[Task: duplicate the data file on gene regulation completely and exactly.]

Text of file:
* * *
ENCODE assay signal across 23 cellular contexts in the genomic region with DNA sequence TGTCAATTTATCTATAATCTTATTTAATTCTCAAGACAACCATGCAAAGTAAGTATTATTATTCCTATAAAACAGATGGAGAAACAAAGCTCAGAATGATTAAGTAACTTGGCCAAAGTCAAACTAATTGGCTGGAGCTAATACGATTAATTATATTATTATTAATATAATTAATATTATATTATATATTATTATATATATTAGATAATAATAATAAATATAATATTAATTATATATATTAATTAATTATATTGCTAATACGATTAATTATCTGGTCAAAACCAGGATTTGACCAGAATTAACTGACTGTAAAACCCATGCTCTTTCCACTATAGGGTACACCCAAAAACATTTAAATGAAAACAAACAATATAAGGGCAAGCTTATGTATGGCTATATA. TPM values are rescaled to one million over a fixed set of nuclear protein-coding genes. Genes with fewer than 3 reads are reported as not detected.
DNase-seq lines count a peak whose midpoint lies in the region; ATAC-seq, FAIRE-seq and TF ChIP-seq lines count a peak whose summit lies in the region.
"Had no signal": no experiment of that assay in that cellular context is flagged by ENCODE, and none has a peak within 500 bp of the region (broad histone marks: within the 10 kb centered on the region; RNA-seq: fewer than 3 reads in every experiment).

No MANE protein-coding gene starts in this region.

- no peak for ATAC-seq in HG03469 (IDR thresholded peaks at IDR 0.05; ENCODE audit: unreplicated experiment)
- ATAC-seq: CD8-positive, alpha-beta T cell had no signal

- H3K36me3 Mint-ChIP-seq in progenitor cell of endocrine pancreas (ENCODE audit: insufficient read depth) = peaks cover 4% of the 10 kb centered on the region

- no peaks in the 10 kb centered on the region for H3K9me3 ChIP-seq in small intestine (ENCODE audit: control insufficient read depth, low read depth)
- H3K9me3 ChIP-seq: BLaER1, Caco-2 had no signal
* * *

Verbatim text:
ENCODE assay signal across 23 cellular contexts in the genomic region with DNA sequence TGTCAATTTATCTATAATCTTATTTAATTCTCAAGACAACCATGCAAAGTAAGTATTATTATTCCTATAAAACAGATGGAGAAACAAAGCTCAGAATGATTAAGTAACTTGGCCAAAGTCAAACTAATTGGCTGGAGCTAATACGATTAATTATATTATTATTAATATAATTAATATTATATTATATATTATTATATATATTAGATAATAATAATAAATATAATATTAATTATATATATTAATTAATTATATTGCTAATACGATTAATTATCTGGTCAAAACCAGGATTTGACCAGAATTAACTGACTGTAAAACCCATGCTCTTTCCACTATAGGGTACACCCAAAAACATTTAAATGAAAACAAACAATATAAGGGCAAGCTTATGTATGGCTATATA. TPM values are rescaled to one million over a fixed set of nuclear protein-coding genes. Genes with fewer than 3 reads are reported as not detected.
DNase-seq lines count a peak whose midpoint lies in the region; ATAC-seq, FAIRE-seq and TF ChIP-seq lines count a peak whose summit lies in the region.
"Had no signal": no experiment of that assay in that cellular context is flagged by ENCODE, and none has a peak within 500 bp of the region (broad histone marks: within the 10 kb centered on the region; RNA-seq: fewer than 3 reads in every experiment).

No MANE protein-coding gene starts in this region.

- no peak for ATAC-seq in HG03469 (IDR thresholded peaks at IDR 0.05; ENCODE audit: unreplicated experiment)
- ATAC-seq: CD8-positive, alpha-beta T cell had no signal

- H3K36me3 Mint-ChIP-seq in progenitor cell of endocrine pancreas (ENCODE audit: insufficient read depth) = peaks cover 4% of the 10 kb centered on the region

- no peaks in the 10 kb centered on the region for H3K9me3 ChIP-seq in small intestine (ENCODE audit: control insufficient read depth, low read depth)
- H3K9me3 ChIP-seq: BLaER1, Caco-2 had no signal